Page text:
City officials absent from Concord Juneteenth event

State Representative Jonah Wheeler addresses children on Juneteenth.

State Representative Jonah Wheeler addresses children on Juneteenth. Sofie Buckminster / Monitor staff

Organizer Fisto Ndayishimiye speaks at Juneteenth event.

Organizer Fisto Ndayishimiye speaks at Juneteenth event. Sofie Buckminster—Staff


Monitor staff

Published: 06-20-2024 3:39 PM

Modified: 06-20-2024 10:06 PM

Tiny hands flipped regular-sized bottles under the tables. Plastic cafeteria stools squeaked relentlessly. A constant buzz of young whispers filled the air, frustrating the few adults in the room who tried and failed to quell it. No matter how important the day, kids are still kids.

Project S.T.O.R.Y. (Supporting Talents of Rising Youth) hosted one of Concord’s only Juneteenth events Wednesday evening, inviting everyone to Mill Brook School to learn about the history of the holiday. The hosts were anticipating a community-wide turnout. Aside from a brief appearance from Mayor Byron Champlin, they didn’t get it.

“I was expecting city council to come, and law enforcement,” said Fisto Ndayishimiye, an organizer and guest speaker for the event. “I was expecting everybody to come celebrate.”

Still, over 30 elementary school students in one room presented an opportunity. The speakers pivoted.

After a brief history of Juneteenth and the emancipation of slaves in the United States, New Hampshire State Representative Jonah Wheeler gave the crowd an abridged introduction to how the legislature works.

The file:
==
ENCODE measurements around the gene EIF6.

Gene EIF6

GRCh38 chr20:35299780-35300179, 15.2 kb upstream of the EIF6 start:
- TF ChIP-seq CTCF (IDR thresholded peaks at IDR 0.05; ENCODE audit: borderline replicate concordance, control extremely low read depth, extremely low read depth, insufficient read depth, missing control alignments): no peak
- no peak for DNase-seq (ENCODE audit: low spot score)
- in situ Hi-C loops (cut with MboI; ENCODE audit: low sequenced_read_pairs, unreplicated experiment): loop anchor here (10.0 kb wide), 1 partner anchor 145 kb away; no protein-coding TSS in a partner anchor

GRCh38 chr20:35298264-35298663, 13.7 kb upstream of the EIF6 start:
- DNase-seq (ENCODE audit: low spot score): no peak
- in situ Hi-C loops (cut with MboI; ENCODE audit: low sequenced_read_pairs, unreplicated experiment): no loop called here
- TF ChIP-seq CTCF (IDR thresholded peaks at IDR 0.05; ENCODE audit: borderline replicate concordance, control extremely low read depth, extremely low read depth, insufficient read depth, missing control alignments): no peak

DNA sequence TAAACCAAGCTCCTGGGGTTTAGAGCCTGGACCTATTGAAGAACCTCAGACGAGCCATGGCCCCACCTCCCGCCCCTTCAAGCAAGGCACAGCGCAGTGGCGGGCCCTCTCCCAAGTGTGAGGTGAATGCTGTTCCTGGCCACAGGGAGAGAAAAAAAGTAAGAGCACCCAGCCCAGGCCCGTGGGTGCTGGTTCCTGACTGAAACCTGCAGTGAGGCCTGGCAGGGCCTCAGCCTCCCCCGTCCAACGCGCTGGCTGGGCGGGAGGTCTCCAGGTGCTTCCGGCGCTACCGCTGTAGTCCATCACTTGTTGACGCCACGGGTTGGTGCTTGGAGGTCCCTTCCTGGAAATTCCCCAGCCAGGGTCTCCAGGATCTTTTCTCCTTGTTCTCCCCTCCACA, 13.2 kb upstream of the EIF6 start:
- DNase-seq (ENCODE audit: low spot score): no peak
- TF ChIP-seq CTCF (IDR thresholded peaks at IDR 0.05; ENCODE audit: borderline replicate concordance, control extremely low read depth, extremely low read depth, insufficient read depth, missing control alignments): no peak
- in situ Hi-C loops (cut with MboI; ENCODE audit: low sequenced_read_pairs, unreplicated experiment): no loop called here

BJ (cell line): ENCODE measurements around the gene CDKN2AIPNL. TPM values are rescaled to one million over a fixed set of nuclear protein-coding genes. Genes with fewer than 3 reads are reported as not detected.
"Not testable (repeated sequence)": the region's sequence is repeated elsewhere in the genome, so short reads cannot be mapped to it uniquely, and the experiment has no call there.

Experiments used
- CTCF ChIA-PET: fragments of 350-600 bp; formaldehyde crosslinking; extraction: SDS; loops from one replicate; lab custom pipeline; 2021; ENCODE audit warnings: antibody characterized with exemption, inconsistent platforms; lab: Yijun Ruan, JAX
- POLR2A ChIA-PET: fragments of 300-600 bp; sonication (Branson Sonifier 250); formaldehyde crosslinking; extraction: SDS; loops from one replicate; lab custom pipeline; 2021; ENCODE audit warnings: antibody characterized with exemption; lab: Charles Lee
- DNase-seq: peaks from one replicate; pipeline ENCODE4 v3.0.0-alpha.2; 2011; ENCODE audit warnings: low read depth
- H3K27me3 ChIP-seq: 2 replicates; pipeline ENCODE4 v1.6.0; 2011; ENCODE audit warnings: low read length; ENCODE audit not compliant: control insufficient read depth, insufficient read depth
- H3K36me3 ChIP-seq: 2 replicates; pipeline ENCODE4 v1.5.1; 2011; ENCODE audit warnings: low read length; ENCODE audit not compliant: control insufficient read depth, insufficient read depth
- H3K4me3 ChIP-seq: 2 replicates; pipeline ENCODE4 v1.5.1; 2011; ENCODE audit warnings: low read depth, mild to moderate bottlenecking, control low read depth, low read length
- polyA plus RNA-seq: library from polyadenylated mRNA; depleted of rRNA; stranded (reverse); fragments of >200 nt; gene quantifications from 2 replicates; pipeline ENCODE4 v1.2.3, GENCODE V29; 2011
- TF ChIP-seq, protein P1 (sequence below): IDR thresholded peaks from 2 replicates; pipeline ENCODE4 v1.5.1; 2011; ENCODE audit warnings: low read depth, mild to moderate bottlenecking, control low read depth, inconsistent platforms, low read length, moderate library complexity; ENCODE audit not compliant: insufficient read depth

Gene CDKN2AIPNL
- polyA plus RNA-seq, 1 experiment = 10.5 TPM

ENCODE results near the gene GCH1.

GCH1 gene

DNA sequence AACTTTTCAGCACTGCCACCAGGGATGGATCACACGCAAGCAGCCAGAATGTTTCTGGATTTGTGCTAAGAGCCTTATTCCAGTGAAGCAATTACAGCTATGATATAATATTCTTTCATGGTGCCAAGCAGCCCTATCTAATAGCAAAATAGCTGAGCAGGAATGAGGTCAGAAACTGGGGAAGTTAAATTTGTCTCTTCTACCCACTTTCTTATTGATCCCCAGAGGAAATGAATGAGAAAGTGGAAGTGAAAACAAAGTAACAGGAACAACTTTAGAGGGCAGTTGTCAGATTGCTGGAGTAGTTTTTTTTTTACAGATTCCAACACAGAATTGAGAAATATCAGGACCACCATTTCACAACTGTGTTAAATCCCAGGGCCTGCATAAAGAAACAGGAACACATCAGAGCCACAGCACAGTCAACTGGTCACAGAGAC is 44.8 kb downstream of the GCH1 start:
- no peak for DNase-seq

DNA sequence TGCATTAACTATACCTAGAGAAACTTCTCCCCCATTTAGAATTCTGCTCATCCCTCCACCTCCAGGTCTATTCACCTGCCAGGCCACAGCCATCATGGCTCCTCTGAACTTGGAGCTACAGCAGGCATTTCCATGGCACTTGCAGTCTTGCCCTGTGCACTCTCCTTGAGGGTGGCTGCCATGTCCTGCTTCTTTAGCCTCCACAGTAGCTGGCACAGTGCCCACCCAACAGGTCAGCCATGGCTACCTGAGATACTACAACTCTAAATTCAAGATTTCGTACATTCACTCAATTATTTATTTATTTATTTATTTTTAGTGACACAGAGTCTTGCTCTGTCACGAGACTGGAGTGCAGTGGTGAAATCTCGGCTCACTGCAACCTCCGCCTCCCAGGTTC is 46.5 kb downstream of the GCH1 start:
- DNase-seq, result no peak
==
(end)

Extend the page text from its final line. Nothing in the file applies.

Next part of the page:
“Do you think the school day should be longer?” he asked.

“No!” the kids shouted back.

Wheeler explained that his idea, which could also be called a “bill,” can be amended if the other people in the room don’t like it.

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“What if we make it the same length, but it starts later?” a girl in the audience asked.

“We have an amendment!” Wheeler said. “If we can all agree that we like this version of the bill, we can make it happen!”

The crowd cheered. The hypothetical bill had passed.

Wheeler, at 21 years old, ran for office once he turned 18. This year, he sponsored a bill that would empower workers to take legal action if they faced hair-based discrimination from their bosses. 

“A lot of us here have braids or dreads,” he said. “How many of you love your braids?” Almost every hand in the room shot up.

He told the kids about his bill. “When you turn 18, you can run for office just like I did,” he said. “Changing the world is absolutely possible. I know that without a shadow of a doubt.”

Wheeler had the kids listening more attentively than they had been, but the room was still in chaos. Girls tried to climb the wall behind him. Boys bounced from table to table, getting re-scolded for talking at each one.

Project S.T.O.R.Y. founder and director Charm Emiko stepped in.

“Who here has experienced racism in Concord?” she asked.

Again, almost every hand shot up.

“Project S.T.O.R.Y. wouldn’t exist if Concord was giving you everything you needed,” she said. “We can celebrate, yes, but it’s also important to know that we have a lot of work left to be done.”

A young girl with white beads in her hair turned to the table behind her and whispered, “Shh!” For the first time, the buzz fell quiet.

Sofie Buckminster can be reached at